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  1. Preface
  2. 1 Functions and Graphs
    1. Introduction
    2. 1.1 Review of Functions
    3. 1.2 Basic Classes of Functions
    4. 1.3 Trigonometric Functions
    5. 1.4 Inverse Functions
    6. 1.5 Exponential and Logarithmic Functions
    7. Key Terms
    8. Key Equations
    9. Key Concepts
    10. Chapter Review Exercises
  3. 2 Limits
    1. Introduction
    2. 2.1 A Preview of Calculus
    3. 2.2 The Limit of a Function
    4. 2.3 The Limit Laws
    5. 2.4 Continuity
    6. 2.5 The Precise Definition of a Limit
    7. Key Terms
    8. Key Equations
    9. Key Concepts
    10. Chapter Review Exercises
  4. 3 Derivatives
    1. Introduction
    2. 3.1 Defining the Derivative
    3. 3.2 The Derivative as a Function
    4. 3.3 Differentiation Rules
    5. 3.4 Derivatives as Rates of Change
    6. 3.5 Derivatives of Trigonometric Functions
    7. 3.6 The Chain Rule
    8. 3.7 Derivatives of Inverse Functions
    9. 3.8 Implicit Differentiation
    10. 3.9 Derivatives of Exponential and Logarithmic Functions
    11. Key Terms
    12. Key Equations
    13. Key Concepts
    14. Chapter Review Exercises
  5. 4 Applications of Derivatives
    1. Introduction
    2. 4.1 Related Rates
    3. 4.2 Linear Approximations and Differentials
    4. 4.3 Maxima and Minima
    5. 4.4 The Mean Value Theorem
    6. 4.5 Derivatives and the Shape of a Graph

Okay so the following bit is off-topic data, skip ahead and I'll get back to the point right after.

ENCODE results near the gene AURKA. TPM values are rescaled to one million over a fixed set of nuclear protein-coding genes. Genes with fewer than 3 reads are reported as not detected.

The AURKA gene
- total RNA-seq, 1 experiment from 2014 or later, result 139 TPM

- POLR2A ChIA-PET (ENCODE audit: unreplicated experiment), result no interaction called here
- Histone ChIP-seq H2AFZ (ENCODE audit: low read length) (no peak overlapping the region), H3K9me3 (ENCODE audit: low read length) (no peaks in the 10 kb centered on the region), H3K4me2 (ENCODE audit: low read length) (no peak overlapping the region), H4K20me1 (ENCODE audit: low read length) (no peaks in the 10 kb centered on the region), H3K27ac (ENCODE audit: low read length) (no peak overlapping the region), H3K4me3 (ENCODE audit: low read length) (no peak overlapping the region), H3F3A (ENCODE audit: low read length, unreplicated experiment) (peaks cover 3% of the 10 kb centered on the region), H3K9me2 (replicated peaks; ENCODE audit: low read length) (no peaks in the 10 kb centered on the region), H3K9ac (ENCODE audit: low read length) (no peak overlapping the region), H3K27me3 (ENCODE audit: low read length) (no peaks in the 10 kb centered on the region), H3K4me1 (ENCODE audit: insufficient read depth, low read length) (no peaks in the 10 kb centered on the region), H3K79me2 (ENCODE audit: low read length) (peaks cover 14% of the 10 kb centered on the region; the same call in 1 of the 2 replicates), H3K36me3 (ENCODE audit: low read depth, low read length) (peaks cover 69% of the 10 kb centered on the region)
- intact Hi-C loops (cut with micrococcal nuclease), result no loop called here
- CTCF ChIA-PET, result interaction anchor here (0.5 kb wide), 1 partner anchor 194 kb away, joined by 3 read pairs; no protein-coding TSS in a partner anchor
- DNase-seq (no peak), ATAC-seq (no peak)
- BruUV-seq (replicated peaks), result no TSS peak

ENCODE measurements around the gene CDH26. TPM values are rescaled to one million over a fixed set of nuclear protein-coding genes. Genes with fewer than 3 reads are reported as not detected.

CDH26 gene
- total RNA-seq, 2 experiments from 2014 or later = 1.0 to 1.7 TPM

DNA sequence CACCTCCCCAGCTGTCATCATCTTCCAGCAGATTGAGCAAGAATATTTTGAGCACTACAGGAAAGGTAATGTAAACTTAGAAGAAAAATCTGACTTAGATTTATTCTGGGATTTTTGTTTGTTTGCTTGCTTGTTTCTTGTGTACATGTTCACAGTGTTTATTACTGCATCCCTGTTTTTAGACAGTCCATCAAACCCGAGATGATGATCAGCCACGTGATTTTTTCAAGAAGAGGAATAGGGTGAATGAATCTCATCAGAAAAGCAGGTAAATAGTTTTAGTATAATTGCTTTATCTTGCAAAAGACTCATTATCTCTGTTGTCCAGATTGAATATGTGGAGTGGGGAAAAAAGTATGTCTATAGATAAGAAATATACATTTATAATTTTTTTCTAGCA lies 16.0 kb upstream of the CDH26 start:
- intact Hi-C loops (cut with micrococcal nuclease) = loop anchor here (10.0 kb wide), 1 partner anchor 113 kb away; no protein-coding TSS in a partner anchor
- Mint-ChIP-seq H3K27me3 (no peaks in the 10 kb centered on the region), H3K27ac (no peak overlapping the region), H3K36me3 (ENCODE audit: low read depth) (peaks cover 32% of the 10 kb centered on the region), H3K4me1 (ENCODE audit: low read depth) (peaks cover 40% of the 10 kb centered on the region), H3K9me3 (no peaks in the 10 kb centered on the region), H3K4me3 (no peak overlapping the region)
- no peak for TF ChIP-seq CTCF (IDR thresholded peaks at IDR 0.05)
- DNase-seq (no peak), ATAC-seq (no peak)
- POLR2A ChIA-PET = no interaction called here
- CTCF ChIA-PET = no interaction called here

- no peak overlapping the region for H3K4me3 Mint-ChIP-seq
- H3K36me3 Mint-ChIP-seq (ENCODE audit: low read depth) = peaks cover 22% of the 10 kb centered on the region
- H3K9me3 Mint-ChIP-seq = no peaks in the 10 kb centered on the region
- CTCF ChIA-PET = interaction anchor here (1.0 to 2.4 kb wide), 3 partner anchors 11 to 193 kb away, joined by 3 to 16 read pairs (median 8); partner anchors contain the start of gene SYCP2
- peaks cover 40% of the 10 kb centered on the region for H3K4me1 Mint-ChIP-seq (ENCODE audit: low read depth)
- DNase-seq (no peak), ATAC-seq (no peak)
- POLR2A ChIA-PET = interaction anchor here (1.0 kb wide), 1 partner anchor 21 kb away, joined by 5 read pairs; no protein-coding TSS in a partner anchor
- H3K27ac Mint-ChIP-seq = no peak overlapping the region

7. 4.6 Limits at Infinity and Asymptotes
    8. 4.7 Applied Optimization Problems
    9. 4.8 L’Hôpital’s Rule
    10. 4.9 Newton’s Method
    11. 4.10 Antiderivatives
    12. Key Terms
    13. Key Equations
    14. Key Concepts
    15. Chapter Review Exercises
  6. 5 Integration
    1. Introduction
    2. 5.1 Approximating Areas
    3. 5.2 The Definite Integral
    4. 5.3 The Fundamental Theorem of Calculus
    5. 5.4 Integration Formulas and the Net Change Theorem
    6. 5.5 Substitution
    7. 5.6 Integrals Involving Exponential and Logarithmic Functions
    8. 5.7 Integrals Resulting in Inverse Trigonometric Functions
    9. Key Terms
    10. Key Equations
    11. Key Concepts
    12. Chapter Review Exercises
  7. 6 Applications of Integration
    1. Introduction
    2. 6.1 Areas between Curves
    3. 6.2 Determining Volumes by Slicing
    4. 6.3 Volumes of Revolution: Cylindrical Shells
    5. 6.4 Arc Length of a Curve and Surface Area
    6. 6.5 Physical Applications
    7. 6.6 Moments and Centers of Mass
    8. 6.7 Integrals, Exponential Functions, and Logarithms
    9. 6.8 Exponential Growth and Decay
    10. 6.9 Calculus of the Hyperbolic Functions
    11. Key Terms
    12. Key Equations
    13. Key Concepts
    14. Chapter Review Exercises
  8. A | Table of Integrals
  9. B | Table of Derivatives
  10. C | Review of Pre-Calculus
  11. Answer Key
    1. Chapter 1
    2. Chapter 2
    3. Chapter 3
    4. Chapter 4
    5. Chapter 5
    6. Chapter 6
  12. Index

Checkpoint

2.1

2.25

2.2

12.006001

2.3

16 unit2

2.4

limx11x1x1=−1limx11x1x1=−1

2.5

limx2h(x)=−1.limx2h(x)=−1.

2.6

limx2|x24|x2limx2|x24|x2 does not exist.

2.7

a. limx2|x24|x2=−4;limx2|x24|x2=−4; b. limx2+|x24|x2=4limx2+|x24|x2=4

2.8

a. limx01x2=+;limx01x2=+; b. limx0+1x2=+;limx0+1x2=+; c. limx01x2=+limx01x2=+

2.9

a. limx21(x2)3=;limx21(x2)3=; b. limx2+1(x2)3=+;limx2+1(x2)3=+; c. limx21(x2)3limx21(x2)3 DNE. The line x=2x=2 is the vertical asymptote of f(x)=1/(x2)3.f(x)=1/(x2)3.

2.10

Does not exist.

2.11

11101110

2.12

−13;

2.13

1313

2.14

1414

2.15

−1;

2.16

1414

2.17


The graph of a piecewise function with three segments. The first is a linear function, -x-2, for x<-1. The x intercept is at (-2,0), and there is an open circle at (-1,-1). The next segment is simply the point (-1, 2). The third segment is the function x^3 for x > -1, which crossed the x axis and y axis at the origin.